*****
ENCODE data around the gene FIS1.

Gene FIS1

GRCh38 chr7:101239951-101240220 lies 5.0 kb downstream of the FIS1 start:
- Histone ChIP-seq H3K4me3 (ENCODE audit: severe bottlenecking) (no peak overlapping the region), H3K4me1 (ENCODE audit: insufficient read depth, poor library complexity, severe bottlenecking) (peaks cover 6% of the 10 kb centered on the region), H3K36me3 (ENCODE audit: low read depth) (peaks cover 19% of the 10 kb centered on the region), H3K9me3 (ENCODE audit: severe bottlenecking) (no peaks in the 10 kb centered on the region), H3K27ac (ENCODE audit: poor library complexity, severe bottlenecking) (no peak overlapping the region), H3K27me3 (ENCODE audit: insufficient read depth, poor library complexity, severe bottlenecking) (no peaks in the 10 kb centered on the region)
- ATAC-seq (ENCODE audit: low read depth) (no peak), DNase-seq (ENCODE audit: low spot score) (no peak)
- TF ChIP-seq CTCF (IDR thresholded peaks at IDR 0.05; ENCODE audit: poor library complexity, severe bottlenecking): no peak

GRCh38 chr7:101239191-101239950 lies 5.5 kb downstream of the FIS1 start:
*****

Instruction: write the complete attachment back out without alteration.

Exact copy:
ENCODE data around the gene FIS1.

Gene FIS1

GRCh38 chr7:101239951-101240220 lies 5.0 kb downstream of the FIS1 start:
- Histone ChIP-seq H3K4me3 (ENCODE audit: severe bottlenecking) (no peak overlapping the region), H3K4me1 (ENCODE audit: insufficient read depth, poor library complexity, severe bottlenecking) (peaks cover 6% of the 10 kb centered on the region), H3K36me3 (ENCODE audit: low read depth) (peaks cover 19% of the 10 kb centered on the region), H3K9me3 (ENCODE audit: severe bottlenecking) (no peaks in the 10 kb centered on the region), H3K27ac (ENCODE audit: poor library complexity, severe bottlenecking) (no peak overlapping the region), H3K27me3 (ENCODE audit: insufficient read depth, poor library complexity, severe bottlenecking) (no peaks in the 10 kb centered on the region)
- ATAC-seq (ENCODE audit: low read depth) (no peak), DNase-seq (ENCODE audit: low spot score) (no peak)
- TF ChIP-seq CTCF (IDR thresholded peaks at IDR 0.05; ENCODE audit: poor library complexity, severe bottlenecking): no peak

GRCh38 chr7:101239191-101239950 lies 5.5 kb downstream of the FIS1 start: